ρ i (kg/m3)
Cp i (J/kg°C)
μ i (Pa·s)
For the thermal model, it is assumed that different layers in the vessel wall (intima, media, and adventitia) have the same thermal properties. The boundary conditions used to solve the equations (3) and (4) correspond to: (1) fixed temperature at the external vessel wall to account for the blood perfusion at the vasa vasorum (T = T a ); (2) fixed blood and tissue temperature at the vessel inlet (T = T a ), and (3) no temperature gradient at the vessel outlet ( = 0). T a is a constant that represents the arterial or core temperature and is assigned a value of 37.5°C. Finally, continuity of heat flux and temperature at the lumen/plaque interface, the plaque/vessel wall interface, and the plaque/macrophage layer interface is assumed.
The metabolic heat released by the inflamed plaque is a direct function of plaque composition and the developmental stage of the lesion. Macrophages are involved in all evolutionary stages of the lesion, but their activation and subsequent metabolic heat production varies in each stage. Macrophages embedded in atherosclerotic plaques are highly active as they are in the process of engulfing lipid molecules . However, there are no reports of cellular metabolic heat q cell for active macrophages in atherosclerotic plaques. Other highly active cells are hepatocytes, for which microcalorimetry studies report a basal heat production of 300 pW per cell . Microcalorimetry is commonly used to follow cell development and activation [47, 48], and it has shown that the metabolic heat production of cells is dependent on their concentration in the sample. For macrophages, cell volume as well as oxygen consumption increase proportionally [49, 50]. In this study, m was chosen to produce a maximum temperature change comparable with the reported measurement [21, 51]. For the calculations, three different values for the heat generation of the macrophage layer are used and they correspond to m = 0.05,0.1 and 0.2 W/mm3, these values are higher than the reported values of macrophages located in the lung of rabbits; higher values are assumed to consider the continuous involvement of the macrophages in engulfing lipid substances inside plaque. The value of m for the macrophage layer was approximated considering the cellular volume and metabolic heat production of a single cell by the following relationship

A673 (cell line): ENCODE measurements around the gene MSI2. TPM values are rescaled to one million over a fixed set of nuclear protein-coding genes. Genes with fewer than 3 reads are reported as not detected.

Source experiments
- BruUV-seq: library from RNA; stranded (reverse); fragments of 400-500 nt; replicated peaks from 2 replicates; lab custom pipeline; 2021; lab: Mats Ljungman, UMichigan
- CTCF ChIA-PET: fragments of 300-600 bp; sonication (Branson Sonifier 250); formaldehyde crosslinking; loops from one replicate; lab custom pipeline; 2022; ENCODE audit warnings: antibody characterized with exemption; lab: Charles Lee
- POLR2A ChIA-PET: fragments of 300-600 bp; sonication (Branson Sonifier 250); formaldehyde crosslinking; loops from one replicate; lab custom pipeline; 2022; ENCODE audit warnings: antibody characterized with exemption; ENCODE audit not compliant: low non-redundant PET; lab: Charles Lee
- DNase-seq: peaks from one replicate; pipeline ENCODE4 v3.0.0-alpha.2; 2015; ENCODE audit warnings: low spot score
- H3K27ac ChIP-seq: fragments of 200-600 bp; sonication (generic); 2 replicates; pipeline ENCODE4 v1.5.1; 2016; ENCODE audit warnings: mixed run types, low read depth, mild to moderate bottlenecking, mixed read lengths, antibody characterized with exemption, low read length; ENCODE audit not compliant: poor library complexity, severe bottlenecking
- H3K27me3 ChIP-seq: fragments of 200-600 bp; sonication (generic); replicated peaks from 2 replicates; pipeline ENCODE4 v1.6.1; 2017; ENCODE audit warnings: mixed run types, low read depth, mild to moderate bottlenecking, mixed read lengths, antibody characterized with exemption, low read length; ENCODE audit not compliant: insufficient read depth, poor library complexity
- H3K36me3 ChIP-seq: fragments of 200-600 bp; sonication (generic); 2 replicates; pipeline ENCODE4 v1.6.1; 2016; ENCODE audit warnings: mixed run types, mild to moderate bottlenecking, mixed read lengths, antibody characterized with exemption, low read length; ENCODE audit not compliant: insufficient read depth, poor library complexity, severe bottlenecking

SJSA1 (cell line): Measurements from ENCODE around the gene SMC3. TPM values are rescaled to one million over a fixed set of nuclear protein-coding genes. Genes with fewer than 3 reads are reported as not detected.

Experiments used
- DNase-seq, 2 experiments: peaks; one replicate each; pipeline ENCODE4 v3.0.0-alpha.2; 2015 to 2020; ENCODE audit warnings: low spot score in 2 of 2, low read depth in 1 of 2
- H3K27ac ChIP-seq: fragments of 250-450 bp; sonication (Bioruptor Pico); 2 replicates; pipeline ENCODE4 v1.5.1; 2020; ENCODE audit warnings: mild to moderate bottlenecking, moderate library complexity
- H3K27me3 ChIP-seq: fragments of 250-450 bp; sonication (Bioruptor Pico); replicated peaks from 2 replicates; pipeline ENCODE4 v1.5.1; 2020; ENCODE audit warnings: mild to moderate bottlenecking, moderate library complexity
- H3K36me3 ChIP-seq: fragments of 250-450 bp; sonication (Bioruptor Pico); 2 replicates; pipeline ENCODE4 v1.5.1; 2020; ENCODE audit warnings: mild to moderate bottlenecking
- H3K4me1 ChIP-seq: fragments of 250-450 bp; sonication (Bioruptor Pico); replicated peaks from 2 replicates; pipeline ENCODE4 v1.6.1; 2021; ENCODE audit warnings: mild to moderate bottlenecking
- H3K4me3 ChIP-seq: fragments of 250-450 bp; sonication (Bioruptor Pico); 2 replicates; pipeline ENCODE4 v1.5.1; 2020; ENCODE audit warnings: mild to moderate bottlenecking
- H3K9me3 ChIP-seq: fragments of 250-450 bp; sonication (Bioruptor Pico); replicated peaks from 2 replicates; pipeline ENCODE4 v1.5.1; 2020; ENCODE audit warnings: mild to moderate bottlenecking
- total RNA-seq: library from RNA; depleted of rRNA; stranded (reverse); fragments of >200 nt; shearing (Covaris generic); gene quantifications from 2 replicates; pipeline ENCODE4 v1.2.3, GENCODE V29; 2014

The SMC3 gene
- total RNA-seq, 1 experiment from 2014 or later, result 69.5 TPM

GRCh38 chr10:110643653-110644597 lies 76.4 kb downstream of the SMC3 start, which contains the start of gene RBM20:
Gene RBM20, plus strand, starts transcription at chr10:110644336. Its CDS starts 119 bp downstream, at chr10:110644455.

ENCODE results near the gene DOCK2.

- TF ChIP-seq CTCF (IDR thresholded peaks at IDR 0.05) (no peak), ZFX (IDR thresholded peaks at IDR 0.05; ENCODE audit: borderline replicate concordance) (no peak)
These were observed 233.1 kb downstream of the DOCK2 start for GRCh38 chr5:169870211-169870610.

where V cell is the volume of a single cell and q cell is the heat produced by a single cell. It is assumed that macrophages have a volume of 30 to 60 μm3 and a cellular heat production q cell similar to that of hepatocytes.
Plaque composition, size and distribution